LEDFORD v. THE STATE
Natasha Ledford appeals from the trial court's order denying her plea in bar on double jeopardy grounds. In her sole enumeration of error, Ledford asserts that the trial court should have granted her plea in bar because the prosecutor's intentional conduct goaded her into requesting a mistrial. For the reasons explained below, we disagree and affirm.
The general rule is that where a mistrial is granted at the behest of the defendant, a retrial is not barred by principles of double jeopardy unless the governmental conduct in question is intended to goad the defendant into moving for a mistrial. Even where a prosecutor's conduct is sufficient to justify a grant of mistrial, the conduct nevertheless does not bar retrial absent intent on the part of the prosecutor to subvert the protections afforded by the double jeopardy clause. To authorize the grant of a plea of double jeopardy, the facts must warrant the conclusion that there was such an instigative intention.
(Citations and punctuation omitted.) Spears v. State, 234 Ga. App. 498, 499 (506 SE2d 446) (1998).
Here, the record shows that the trial court granted Ledford's motion to suppress the results of a horizontal gaze nystagmus test (“HGN”). At the beginning of the trial, the State provided to Ledford's counsel a video of her arrest from which the portions relating to the HGN test had been redacted.
During direct examination at trial of the police officer who arrested Ledford, the State asked, “What have you been trained, as far as how many clues [on the walk-and-turn evaluation] indicate impairment?” When the officer attempted to link a number of clues to “BAC level,” defense counsel objected. After the State attempted to lay a foundation for testimony about the correlation between clues on a field sobriety test and blood-alcohol content outside the presence of the jury, the trial court sustained the defendant's objection to testimony “as to percentages” of blood alcohol. Before the jury returned to the courtroom, defense counsel stated:
Your Honor, before we bring the jury back in - - it was actually - - I was watching [the solicitor] trying to make sure that we are all aware, including [the o]fficer [ ], that the evidence of the horizontal gaze nystagmus test was suppressed so that we don't end up making a mistake of that. We're not going to talk about HGN, at all, and that way we don't end up having a mistrial. My client can't afford to try this case twice.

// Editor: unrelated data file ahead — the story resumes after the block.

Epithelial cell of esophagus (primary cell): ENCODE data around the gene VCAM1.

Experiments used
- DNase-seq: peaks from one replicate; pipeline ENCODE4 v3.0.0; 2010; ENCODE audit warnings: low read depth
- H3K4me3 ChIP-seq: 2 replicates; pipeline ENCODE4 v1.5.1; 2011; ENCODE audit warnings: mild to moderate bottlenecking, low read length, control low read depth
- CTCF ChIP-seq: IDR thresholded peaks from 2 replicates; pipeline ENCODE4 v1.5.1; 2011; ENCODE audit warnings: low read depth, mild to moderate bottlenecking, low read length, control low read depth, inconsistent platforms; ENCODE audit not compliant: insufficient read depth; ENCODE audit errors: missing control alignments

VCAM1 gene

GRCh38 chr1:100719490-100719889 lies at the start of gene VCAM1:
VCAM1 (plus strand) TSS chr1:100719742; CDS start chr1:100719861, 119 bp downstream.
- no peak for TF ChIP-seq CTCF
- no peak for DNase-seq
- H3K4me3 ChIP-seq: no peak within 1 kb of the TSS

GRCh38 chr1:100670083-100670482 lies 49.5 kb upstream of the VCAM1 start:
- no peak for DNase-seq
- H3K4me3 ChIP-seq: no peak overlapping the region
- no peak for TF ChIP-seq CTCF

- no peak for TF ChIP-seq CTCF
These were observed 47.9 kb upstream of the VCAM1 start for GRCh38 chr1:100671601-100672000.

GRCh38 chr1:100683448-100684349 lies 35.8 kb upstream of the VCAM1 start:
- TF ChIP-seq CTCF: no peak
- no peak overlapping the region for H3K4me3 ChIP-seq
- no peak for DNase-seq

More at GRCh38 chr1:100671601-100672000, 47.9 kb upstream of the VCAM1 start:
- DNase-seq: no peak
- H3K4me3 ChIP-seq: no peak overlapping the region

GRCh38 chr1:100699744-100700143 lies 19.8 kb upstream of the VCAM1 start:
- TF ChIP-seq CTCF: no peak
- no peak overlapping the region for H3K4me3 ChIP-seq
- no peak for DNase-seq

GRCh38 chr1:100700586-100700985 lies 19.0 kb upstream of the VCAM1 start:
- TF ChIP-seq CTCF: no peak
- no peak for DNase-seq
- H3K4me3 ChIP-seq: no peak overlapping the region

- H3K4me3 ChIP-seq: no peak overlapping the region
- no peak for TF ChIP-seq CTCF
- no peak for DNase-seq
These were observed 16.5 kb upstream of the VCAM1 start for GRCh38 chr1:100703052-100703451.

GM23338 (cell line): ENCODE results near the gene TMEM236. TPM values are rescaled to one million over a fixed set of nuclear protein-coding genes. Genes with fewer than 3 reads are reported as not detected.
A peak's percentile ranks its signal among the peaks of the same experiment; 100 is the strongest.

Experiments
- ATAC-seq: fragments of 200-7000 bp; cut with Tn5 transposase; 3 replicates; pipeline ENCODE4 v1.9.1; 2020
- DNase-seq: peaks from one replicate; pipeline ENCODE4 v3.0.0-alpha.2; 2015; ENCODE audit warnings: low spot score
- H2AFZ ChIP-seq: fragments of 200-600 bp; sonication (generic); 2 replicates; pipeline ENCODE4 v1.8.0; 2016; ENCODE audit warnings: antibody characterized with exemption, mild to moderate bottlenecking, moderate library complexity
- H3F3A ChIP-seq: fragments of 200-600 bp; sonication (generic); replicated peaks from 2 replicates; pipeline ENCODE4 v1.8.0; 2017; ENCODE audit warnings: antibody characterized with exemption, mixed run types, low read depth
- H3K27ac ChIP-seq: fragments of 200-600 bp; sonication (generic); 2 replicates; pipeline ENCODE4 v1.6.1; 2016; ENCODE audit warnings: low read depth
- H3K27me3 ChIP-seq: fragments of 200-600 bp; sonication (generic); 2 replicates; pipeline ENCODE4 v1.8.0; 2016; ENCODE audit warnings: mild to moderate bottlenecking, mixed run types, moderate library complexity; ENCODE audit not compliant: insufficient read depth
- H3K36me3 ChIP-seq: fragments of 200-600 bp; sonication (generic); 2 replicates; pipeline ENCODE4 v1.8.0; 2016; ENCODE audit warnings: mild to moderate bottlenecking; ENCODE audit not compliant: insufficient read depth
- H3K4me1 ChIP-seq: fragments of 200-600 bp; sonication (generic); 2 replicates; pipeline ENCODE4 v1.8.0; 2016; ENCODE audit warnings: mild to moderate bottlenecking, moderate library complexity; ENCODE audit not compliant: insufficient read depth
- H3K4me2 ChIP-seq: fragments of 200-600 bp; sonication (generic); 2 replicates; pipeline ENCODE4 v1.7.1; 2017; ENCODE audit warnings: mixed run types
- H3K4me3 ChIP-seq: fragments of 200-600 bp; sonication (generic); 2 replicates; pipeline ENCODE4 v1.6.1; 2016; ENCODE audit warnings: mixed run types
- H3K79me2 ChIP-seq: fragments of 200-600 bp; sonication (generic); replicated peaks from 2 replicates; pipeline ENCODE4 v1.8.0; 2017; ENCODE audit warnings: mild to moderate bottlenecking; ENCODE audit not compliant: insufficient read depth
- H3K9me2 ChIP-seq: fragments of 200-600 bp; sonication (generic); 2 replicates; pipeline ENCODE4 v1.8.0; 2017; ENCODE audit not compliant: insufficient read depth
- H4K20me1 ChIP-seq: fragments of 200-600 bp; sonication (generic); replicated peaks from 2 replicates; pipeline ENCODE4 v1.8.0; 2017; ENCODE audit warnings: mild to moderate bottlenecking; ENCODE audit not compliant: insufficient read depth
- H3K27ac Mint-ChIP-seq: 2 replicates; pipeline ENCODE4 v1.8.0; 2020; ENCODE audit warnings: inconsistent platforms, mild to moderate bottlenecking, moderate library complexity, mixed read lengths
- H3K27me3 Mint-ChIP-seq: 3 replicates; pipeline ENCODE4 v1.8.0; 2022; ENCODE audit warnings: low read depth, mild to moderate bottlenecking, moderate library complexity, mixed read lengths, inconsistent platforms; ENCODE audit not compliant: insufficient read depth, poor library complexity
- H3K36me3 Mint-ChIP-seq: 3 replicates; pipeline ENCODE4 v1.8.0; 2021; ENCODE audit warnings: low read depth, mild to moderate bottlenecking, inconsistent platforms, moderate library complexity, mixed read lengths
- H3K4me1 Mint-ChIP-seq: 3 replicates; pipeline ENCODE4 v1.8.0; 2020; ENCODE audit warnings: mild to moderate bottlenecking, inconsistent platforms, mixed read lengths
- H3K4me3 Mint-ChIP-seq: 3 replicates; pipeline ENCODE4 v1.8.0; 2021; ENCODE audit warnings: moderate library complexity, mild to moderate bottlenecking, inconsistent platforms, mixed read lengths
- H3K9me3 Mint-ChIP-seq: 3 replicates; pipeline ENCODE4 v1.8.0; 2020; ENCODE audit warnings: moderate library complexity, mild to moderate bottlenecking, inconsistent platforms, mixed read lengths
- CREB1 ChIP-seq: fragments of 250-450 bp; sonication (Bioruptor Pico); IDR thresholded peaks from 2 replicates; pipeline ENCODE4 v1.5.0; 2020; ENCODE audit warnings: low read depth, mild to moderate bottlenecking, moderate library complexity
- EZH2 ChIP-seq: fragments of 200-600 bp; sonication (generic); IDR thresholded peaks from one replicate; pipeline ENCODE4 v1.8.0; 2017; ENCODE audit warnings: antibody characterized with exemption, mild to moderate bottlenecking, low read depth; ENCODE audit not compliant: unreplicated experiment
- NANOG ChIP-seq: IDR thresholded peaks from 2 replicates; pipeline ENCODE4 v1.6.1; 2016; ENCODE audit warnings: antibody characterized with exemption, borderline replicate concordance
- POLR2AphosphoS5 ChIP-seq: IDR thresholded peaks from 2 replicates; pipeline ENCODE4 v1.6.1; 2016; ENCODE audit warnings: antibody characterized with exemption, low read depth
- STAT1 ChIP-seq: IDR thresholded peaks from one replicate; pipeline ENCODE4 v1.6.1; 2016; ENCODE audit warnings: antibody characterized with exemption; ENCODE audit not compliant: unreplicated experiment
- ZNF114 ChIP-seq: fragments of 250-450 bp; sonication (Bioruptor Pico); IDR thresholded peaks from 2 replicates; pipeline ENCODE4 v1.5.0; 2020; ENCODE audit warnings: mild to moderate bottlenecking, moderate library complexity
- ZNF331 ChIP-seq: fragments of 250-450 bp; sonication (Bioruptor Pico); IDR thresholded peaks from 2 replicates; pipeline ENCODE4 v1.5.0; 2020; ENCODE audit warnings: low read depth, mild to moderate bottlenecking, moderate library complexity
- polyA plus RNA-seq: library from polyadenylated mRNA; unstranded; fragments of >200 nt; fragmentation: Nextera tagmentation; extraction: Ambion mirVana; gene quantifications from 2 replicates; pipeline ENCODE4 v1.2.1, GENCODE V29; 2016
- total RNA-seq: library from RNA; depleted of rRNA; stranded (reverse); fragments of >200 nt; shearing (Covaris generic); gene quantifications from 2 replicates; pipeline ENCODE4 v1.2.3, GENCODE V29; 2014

The trial court agreed, and the jury returned to the courtroom.
The State resumed direct examination of the police officer and she testified about the clues from various field sobriety tests indicating Ledford's impairment, Ledford's arrest, the reading of the implied consent notice, and Ledford's refusal to consent to a test. After establishing that the officer's patrol car was equipped with a camera that took a video, the following transpired:
Q. Was the camera functioning on the day you had this interaction with the defendant?
A. Yes, ma'am.
Q. And have you had a chance to view the video prior to testifying today?
A. Yes, ma'am.
Q. Was it a fair and accurate recording of the events that took place that day?
A. Yes, ma'am.
Q. Were there any additions, deletions or alterations to that video?
A. Yes, ma'am, for the HGN.
Ledford's counsel promptly moved for a mistrial based upon the reference to the HGN test, and the trial court granted it. During subsequent discussions about scheduling the case for a retrial, Ledford's counsel advised the trial court that he had filed a plea in bar, and the trial court responded, “I'm probably not going to grant it because it has to be intentional on the part of the State. And I don't know that I'm going to be able to find intentionality on their part.” Ledford's counsel then argued: